Second, there has been a transatlantic divide in the way stress testing programmes have operated with respect to dividends. As a recent paper by Don Kohn and Nellie Liang emphasises, the Fed’s CCAR stress tests prevent banks from bolstering their capital positions by assuming lower pay-outs during the stress scenario – in effect, this has forced US banks to pre-fund their dividend plans with adequate capital. In contrast, the BoE’s stress test results are less conservative and allow banks to assume an almost complete suspension of distributions during the stress (see box 5 of their latest results document). The differing responses of macroprudential authorities in the crisis is therefore consistent with what was baked into pre-shock stress testing approaches.
Third, there is a theoretical argument that imposing a blanket ban on distributions will help make other buffers more usable. The argument here is that it removes the stigma of banks entering their capital conservation and systemic risk buffers. As none of their competitors will be paying dividends either, there is no adverse signal per se in a bank allowing its capital ratio to fall into the region subject to mandatory distribution restrictions. (This paper by Viral Acharya and co-authors presents a model in which dividend pay-outs create negative externalities for other banks).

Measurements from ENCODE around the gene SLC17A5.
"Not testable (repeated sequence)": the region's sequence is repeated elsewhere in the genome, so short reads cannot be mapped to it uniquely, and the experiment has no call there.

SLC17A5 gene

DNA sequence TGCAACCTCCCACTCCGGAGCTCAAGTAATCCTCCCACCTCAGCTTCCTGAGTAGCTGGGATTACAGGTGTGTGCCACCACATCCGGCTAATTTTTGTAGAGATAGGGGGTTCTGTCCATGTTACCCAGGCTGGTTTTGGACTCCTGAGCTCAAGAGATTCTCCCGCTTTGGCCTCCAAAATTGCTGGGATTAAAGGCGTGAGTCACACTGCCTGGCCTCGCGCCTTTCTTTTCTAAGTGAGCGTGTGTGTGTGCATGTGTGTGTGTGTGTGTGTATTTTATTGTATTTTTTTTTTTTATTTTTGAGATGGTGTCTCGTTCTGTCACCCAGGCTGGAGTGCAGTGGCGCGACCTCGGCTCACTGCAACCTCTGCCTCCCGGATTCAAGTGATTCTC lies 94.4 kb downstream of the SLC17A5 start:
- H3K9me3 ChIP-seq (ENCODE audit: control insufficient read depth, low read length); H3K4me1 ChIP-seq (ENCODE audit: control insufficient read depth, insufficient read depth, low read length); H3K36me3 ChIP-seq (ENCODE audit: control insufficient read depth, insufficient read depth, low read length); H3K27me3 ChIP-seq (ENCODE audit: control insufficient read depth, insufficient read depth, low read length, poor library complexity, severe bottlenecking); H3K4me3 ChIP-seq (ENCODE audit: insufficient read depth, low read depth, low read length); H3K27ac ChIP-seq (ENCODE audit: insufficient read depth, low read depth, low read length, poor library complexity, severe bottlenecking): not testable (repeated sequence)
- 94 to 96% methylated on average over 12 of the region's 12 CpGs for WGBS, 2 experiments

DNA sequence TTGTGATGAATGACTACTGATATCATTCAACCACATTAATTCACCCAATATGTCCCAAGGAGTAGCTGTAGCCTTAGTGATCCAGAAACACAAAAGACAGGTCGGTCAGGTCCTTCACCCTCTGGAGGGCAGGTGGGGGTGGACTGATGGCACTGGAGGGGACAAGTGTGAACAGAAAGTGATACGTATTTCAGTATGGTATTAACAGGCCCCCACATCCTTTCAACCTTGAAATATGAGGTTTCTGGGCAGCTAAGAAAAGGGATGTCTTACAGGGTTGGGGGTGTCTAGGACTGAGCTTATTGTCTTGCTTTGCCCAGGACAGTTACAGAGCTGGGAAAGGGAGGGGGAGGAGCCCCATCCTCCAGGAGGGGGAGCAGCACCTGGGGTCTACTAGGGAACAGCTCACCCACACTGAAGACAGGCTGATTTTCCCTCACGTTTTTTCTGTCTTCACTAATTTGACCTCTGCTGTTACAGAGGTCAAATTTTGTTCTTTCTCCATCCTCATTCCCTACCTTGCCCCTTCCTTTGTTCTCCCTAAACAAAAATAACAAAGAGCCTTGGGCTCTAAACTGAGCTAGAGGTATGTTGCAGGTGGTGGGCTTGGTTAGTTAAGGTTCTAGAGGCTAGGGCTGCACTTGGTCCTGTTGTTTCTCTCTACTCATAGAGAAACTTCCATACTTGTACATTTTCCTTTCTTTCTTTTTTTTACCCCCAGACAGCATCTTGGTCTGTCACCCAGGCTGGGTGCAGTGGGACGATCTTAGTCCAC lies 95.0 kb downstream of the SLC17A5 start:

The table below summarises how macroprudential authorities in different countries have responded so far to the Covid crisis.
Overall, banks have been granted a material reduction in their capital requirements via releases in the CCyB and a variety of other ad hoc measures. Many regulators have also rightly suspended dividends. In principle, these actions should provide them significant lending capacity to support the real economy during the crisis. Of course, the reckoning on the effectiveness of these various measures – and in particular whether banks should have had higher usable capital buffers entering the crisis – will come.